By Damian Wilson

“In this world nothing can be said to be certain, except for death and taxes”– Benjamin Franklin

In Ireland, we suffer from one of the highest Capital Acquisition Tax (CAT) rates in the world. CAT is a tax charged on individuals who have inherited or received as a gift, any benefits in their lifetime, over certain limits.

As property values decreased through the recent recession, the limits and CAT rates have dramatically changed, in order to bring more gifts and inheritance into the tax bracket. For example, in 2008, a child could inherit €542,544 from a parent, and the balance was taxed at 20%. However, now a child can inherit up to only €225,000 from a parent, with the balance now taxed at 33%.

Although recent suggestions are that the Government will increase the relevant thresholds as property prices increase, there are many changes you can make or reliefs available to reduce the amount of tax due, if any at all.

Who and what is taxable?

A CAT liability may apply where:

  • The beneficiary is Irish resident
  • The disponer (person gifting or leaving a benefit) is Irish resident
  • The gift or inheritance consists of Irish property e.g. Irish property or land

The below thresholds set out the limits on all gifts and inheritances received since 5th December 1991, where CAT becomes payable at 33%.



  • Mary received a taxable gift from her Father in 2005 €20,000
  • Upon the death of her Father she inherits the following:
  • Cash €50,000
  • Family Home €250,000
  • Total benefits received €320,000
  • Relevant Group A Threshold (€280,000)
  • Taxable Amount €40,000
  • CAT Due @ 33% €13,200

Main Exemptions & Reliefs

Spouses Relief – Any inheritance or gifts made between spouses are 100% exempt from CAT

Annual Gift Exemption – You can gift anybody €3,000 per year free of CAT. This exemption is per person gifting i.e., both you and your spouse can gift your child €3,000 each per year free of CAT, without affecting their thresholds. This does NOT apply to an inheritance.

Inheritance from a child – Any Inheritance received from a deceased child which had been given to the child as a gift by the parent could be exempt

Family Home – A family home, could be left tax free provided the following conditions are met:

  1. It is the principal private residence of the recipient.
  2. The house is owned by the disponer during the 3 years prior to the gift.
  3. The recipient had been living in the home for the three years immediately preceding the transfer.
  4. The recipient does not have an interest in any other residential property.

Agricultural Relief – The taxable value on the transfer of any agricultural property can be reduced by 90% once certain conditions are met. Two of the main conditions are:

  1. The gift or inheritance must be agricultural property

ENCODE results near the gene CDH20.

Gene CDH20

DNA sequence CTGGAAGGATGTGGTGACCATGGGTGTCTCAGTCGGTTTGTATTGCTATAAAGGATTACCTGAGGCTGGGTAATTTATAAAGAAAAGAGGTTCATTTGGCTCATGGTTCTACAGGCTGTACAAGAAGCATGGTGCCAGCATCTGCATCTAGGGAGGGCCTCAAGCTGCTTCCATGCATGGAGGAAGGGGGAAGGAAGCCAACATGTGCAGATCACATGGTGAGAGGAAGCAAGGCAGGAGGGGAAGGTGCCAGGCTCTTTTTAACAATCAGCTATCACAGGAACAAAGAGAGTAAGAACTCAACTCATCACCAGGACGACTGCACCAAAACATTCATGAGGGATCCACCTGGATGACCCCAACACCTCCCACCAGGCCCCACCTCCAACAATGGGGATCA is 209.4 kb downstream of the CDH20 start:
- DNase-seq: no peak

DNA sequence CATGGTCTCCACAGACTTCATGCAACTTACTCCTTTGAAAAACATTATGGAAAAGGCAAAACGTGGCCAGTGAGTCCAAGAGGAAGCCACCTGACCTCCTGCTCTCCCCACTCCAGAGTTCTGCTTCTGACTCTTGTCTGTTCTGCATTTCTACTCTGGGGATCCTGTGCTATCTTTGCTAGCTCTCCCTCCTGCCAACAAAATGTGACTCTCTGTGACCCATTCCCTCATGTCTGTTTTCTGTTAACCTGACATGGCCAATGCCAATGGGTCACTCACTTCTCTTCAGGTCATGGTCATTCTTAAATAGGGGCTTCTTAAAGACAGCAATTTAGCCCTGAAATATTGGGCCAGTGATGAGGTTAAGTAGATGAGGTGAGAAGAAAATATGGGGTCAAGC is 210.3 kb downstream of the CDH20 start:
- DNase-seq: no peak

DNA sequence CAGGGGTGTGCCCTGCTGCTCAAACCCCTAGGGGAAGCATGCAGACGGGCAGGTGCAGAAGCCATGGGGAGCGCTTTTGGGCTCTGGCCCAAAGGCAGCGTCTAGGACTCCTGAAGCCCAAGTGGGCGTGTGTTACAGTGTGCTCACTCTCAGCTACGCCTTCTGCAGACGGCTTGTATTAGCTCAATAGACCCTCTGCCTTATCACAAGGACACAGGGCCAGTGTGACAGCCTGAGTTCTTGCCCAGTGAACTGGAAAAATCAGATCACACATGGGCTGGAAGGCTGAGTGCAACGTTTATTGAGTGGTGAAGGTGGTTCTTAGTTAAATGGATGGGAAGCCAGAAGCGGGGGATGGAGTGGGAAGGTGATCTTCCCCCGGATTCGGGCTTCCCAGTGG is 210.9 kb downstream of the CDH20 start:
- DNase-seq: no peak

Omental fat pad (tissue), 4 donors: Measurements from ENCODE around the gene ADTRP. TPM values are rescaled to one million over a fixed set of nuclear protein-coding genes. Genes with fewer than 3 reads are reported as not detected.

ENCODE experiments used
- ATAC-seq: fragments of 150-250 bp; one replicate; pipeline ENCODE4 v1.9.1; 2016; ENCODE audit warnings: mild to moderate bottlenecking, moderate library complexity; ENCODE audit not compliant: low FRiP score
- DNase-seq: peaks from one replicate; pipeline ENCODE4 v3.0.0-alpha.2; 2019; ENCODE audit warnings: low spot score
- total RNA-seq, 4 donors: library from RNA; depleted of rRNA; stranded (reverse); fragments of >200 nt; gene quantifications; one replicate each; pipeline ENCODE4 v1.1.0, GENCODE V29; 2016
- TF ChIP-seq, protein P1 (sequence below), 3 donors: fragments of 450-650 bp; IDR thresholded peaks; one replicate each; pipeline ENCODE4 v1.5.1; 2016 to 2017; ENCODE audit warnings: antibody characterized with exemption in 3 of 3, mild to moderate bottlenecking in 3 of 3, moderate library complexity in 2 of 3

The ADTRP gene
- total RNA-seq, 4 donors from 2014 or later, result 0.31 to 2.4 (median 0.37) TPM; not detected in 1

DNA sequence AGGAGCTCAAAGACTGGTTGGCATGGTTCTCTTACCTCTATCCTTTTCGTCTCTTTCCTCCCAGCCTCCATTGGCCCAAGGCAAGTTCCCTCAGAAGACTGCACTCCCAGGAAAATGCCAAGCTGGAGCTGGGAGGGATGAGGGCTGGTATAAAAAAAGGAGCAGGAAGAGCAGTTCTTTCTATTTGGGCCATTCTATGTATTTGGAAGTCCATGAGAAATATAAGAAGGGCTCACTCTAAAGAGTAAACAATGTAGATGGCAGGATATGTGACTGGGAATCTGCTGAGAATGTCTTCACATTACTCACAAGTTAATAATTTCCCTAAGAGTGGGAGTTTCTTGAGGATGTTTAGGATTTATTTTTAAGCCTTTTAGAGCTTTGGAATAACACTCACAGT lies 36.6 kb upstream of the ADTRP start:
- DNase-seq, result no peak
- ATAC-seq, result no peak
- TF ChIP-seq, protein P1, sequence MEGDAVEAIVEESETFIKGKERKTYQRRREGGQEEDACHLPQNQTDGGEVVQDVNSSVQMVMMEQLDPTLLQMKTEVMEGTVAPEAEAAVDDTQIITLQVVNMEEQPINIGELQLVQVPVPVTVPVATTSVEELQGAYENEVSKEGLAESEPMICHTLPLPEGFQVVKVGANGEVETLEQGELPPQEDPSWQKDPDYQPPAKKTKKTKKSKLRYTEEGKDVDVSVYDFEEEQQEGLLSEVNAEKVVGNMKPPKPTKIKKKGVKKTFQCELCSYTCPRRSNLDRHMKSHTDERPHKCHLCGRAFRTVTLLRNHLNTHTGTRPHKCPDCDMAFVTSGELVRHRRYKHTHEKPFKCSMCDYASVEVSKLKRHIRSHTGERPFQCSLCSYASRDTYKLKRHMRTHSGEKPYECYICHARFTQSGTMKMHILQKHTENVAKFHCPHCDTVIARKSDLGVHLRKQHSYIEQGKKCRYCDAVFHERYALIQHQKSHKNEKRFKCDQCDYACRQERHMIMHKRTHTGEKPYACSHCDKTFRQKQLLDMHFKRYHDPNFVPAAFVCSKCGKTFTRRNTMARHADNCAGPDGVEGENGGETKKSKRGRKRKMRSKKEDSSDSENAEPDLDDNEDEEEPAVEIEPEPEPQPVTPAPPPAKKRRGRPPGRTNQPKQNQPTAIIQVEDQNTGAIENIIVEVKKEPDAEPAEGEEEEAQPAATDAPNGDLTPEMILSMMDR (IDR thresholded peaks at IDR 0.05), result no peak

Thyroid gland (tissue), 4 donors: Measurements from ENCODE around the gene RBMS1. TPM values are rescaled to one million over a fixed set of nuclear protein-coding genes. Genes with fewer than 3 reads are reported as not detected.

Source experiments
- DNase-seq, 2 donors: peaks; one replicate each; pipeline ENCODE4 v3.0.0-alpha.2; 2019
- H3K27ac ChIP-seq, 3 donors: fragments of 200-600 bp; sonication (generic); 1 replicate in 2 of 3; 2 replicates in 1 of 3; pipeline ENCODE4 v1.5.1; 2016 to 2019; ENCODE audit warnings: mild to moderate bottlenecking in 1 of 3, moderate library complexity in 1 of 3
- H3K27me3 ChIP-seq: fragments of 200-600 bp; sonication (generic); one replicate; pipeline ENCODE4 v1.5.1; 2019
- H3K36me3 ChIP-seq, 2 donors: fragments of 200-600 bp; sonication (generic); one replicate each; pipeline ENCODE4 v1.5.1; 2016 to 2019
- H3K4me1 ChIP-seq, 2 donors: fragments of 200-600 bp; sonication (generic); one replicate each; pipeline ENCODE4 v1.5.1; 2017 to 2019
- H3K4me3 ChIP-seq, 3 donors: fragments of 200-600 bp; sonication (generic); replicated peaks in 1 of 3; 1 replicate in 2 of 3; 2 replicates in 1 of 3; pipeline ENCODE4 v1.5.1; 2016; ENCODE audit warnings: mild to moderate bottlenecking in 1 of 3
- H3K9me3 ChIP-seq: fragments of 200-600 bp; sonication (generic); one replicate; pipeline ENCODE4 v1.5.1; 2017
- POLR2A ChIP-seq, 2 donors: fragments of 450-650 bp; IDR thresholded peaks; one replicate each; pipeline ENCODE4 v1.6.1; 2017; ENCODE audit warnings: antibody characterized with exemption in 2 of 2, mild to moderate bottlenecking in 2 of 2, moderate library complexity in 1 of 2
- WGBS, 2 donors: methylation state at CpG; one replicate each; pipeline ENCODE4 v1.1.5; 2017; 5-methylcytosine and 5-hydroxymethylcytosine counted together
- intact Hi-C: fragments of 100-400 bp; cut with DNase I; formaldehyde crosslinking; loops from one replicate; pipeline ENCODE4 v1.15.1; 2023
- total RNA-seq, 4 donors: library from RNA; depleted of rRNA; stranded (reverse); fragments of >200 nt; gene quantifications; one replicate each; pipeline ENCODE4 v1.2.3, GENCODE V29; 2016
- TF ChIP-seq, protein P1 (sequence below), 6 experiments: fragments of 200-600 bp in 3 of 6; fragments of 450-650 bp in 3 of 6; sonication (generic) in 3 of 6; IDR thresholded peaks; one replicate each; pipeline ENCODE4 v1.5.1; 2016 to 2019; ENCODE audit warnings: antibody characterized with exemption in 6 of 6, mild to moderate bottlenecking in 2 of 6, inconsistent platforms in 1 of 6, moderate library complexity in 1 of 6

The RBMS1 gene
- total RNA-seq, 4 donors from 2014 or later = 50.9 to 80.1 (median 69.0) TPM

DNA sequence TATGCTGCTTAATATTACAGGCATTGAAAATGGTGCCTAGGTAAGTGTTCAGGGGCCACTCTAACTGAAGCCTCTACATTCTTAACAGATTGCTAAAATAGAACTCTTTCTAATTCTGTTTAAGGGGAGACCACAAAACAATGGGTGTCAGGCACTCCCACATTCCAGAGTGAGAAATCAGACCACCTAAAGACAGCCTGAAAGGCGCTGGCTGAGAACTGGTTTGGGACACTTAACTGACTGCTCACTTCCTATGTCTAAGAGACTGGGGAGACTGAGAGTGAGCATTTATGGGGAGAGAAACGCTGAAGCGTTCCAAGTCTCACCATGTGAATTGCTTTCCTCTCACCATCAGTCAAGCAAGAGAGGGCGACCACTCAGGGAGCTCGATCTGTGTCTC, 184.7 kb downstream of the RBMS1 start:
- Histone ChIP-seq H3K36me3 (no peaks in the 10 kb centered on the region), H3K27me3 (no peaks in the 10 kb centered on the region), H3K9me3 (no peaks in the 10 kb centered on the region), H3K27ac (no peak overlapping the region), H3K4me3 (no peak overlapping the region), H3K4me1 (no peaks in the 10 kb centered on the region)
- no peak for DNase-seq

2. The recipient must qualify to be treated as a “farmer”.

Business Relief – The taxable value on the transfer of a business can be reduced by 90% once certain conditions are met.

When and how should this be declared to Revenue?

Remember, the responsibility is always on the recipient to calculate, declare and pay over any due taxes. They must file a tax return if the total value of gifts and inheritances received in one of the groups, A, B or C, since 5 December 1991 is more than 80% of the tax-free threshold for the relevant groups

  • If you receive or inherit as a gift a benefit between 1st January and 31st August, you must complete the tax return and pay any tax due on or before 31st October in that same year
  • If you receive or inherit as a gift a benefit between 1st September and 31st December you must complete the tax return and pay any tax due on or before 31st October in the following year.

Failure to pay and file on time could result in surcharges of up to 10% of the tax due.

For some people effective financial planning could reduce or eliminate a tax liability. There is only one thing worse than having to pay tax you can’t avoid, and that is paying tax which could have been avoided.

Section 72 Policy

If you effect a Section 72 Life Assurance policy, the proceeds of this policy, which are exempt from CAT, can be used to pay a CAT liability. These policies are more expensive than mainstream life policies but maybe a good option once weighed up against a potential CAT liability, which may avoid a family member having to borrow or sell before they could afford their CAT bill.


  • Explore the available Exemptions and Reliefs to see if they apply to you
  • Evaluate if a Section 72 policy would make financial sense for you
  • Commence gifting €3,000 per annum to your children now
  • Where a gift will result in a tax liability, time this gift to allow for optimum time before tax is due, e.g., gift in September.
  • Get professional advice